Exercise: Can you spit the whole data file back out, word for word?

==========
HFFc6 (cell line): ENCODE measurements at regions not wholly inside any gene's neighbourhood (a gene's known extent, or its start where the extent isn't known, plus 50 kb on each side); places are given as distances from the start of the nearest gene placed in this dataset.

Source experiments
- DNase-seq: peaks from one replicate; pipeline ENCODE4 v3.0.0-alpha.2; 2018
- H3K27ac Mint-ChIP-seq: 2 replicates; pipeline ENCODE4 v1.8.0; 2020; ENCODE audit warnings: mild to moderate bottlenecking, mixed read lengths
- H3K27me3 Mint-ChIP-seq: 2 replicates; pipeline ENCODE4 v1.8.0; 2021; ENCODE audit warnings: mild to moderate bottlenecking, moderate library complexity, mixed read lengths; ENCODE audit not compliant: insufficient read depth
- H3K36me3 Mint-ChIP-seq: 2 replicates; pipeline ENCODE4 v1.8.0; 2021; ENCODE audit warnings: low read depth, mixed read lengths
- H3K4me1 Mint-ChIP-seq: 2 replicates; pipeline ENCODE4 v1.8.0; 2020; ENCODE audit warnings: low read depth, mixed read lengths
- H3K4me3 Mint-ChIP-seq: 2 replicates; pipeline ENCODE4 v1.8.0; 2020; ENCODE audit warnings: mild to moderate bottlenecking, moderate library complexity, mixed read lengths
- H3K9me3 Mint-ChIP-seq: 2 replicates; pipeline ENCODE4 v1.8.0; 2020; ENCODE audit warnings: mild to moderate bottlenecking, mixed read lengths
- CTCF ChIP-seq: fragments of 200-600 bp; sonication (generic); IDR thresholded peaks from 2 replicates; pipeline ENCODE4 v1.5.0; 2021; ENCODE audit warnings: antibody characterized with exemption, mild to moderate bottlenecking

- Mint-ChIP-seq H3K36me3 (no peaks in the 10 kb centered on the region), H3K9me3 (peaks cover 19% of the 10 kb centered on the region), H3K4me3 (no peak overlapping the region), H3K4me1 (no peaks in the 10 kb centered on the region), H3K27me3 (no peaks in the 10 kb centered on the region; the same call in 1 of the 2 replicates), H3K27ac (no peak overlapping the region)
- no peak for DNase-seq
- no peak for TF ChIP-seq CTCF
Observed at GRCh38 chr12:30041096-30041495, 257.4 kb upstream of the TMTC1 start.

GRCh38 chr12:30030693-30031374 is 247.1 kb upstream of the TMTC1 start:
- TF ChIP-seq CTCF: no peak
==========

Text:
HFFc6 (cell line): ENCODE measurements at regions not wholly inside any gene's neighbourhood (a gene's known extent, or its start where the extent isn't known, plus 50 kb on each side); places are given as distances from the start of the nearest gene placed in this dataset.

Source experiments
- DNase-seq: peaks from one replicate; pipeline ENCODE4 v3.0.0-alpha.2; 2018
- H3K27ac Mint-ChIP-seq: 2 replicates; pipeline ENCODE4 v1.8.0; 2020; ENCODE audit warnings: mild to moderate bottlenecking, mixed read lengths
- H3K27me3 Mint-ChIP-seq: 2 replicates; pipeline ENCODE4 v1.8.0; 2021; ENCODE audit warnings: mild to moderate bottlenecking, moderate library complexity, mixed read lengths; ENCODE audit not compliant: insufficient read depth
- H3K36me3 Mint-ChIP-seq: 2 replicates; pipeline ENCODE4 v1.8.0; 2021; ENCODE audit warnings: low read depth, mixed read lengths
- H3K4me1 Mint-ChIP-seq: 2 replicates; pipeline ENCODE4 v1.8.0; 2020; ENCODE audit warnings: low read depth, mixed read lengths
- H3K4me3 Mint-ChIP-seq: 2 replicates; pipeline ENCODE4 v1.8.0; 2020; ENCODE audit warnings: mild to moderate bottlenecking, moderate library complexity, mixed read lengths
- H3K9me3 Mint-ChIP-seq: 2 replicates; pipeline ENCODE4 v1.8.0; 2020; ENCODE audit warnings: mild to moderate bottlenecking, mixed read lengths
- CTCF ChIP-seq: fragments of 200-600 bp; sonication (generic); IDR thresholded peaks from 2 replicates; pipeline ENCODE4 v1.5.0; 2021; ENCODE audit warnings: antibody characterized with exemption, mild to moderate bottlenecking

- Mint-ChIP-seq H3K36me3 (no peaks in the 10 kb centered on the region), H3K9me3 (peaks cover 19% of the 10 kb centered on the region), H3K4me3 (no peak overlapping the region), H3K4me1 (no peaks in the 10 kb centered on the region), H3K27me3 (no peaks in the 10 kb centered on the region; the same call in 1 of the 2 replicates), H3K27ac (no peak overlapping the region)
- no peak for DNase-seq
- no peak for TF ChIP-seq CTCF
Observed at GRCh38 chr12:30041096-30041495, 257.4 kb upstream of the TMTC1 start.

GRCh38 chr12:30030693-30031374 is 247.1 kb upstream of the TMTC1 start:
- TF ChIP-seq CTCF: no peak